This rifle, resembling the Martini-Henry in some respects, has a fixed chamber closed by a movable breech-block, which rotates about a horizontal axis at 90 degrees to the axis of the barrel, lying above the axis of the barrel and in rear, being moved from above. The piece is opened by raising a hooked catch-lever, at the end of the tang of the breech-block, out of its notch in the tang of the receiver. This depresses the forward end of the block so as to expose the chamber. The reaction of the breech-block spring lying underneath the block throws up the front of the block sufficiently to keep the cartridge from falling out of the chamber before the breech is fully closed. The closing is done by returning the lever to its place, or automatically by cocking the piece. The back of the hammer in the latter case presses against the end of the slot in the tang of the breech-block in which it plays, and so raises the front of the block into place. The piece is locked by the position of the breech-block, which is also kept in place by the engaging of the hook of the catch-lever with a corresponding notch in the tang of the receiver. Extraction and ejection are accompanied by a bent lever pivoted to the side of the receiver below the chamber, and struck by the breech-block face in its descent.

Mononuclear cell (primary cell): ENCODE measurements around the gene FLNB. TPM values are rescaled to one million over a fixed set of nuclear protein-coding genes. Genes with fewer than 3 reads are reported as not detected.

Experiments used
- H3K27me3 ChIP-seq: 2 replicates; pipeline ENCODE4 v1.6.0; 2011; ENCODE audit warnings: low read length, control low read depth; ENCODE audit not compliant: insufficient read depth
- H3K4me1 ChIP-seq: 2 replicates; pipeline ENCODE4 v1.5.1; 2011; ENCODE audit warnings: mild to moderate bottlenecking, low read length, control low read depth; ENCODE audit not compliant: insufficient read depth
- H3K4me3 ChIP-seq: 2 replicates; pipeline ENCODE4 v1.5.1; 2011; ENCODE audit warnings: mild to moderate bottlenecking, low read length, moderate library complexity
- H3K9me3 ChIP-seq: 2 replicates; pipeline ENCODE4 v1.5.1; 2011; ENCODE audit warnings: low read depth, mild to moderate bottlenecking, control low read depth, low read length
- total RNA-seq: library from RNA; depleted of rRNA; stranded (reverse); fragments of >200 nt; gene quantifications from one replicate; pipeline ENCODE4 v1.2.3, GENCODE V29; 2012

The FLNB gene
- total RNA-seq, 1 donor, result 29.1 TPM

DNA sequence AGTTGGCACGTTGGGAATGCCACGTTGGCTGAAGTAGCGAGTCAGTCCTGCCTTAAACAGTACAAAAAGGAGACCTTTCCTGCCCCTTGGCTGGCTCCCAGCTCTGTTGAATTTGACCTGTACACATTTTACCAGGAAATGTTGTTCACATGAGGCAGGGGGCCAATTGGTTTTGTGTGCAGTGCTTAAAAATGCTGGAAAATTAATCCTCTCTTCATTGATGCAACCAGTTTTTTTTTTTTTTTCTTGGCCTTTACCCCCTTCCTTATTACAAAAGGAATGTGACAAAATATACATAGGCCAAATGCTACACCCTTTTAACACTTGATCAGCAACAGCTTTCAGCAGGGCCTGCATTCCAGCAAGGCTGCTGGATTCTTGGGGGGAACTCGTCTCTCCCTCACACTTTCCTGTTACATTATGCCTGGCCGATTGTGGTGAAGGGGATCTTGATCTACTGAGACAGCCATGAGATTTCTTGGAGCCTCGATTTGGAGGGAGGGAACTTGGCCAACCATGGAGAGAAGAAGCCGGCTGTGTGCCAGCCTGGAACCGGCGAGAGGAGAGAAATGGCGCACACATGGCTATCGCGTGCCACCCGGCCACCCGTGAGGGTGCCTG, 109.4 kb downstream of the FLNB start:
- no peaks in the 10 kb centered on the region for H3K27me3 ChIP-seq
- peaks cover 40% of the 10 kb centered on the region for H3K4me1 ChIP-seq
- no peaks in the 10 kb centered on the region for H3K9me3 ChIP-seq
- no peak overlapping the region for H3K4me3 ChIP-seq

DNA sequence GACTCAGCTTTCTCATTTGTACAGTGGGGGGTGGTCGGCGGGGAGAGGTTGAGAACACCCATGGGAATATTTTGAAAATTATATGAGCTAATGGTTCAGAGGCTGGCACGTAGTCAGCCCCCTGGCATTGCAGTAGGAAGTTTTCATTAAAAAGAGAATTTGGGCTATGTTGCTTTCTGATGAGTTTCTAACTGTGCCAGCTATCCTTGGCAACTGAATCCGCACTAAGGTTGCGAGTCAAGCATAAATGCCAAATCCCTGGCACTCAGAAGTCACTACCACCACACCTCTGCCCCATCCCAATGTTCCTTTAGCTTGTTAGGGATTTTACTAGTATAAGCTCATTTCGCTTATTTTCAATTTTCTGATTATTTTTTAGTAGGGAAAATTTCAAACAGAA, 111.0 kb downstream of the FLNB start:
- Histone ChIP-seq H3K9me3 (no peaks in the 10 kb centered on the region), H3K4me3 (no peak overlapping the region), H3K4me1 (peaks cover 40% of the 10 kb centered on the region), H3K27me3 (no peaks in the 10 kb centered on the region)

Farrow, Edward S. American Small Arms; a Veritable Encyclopedia of Knowledge for Sportsmen and Military Men. New York: Bradford, 1904. Print.
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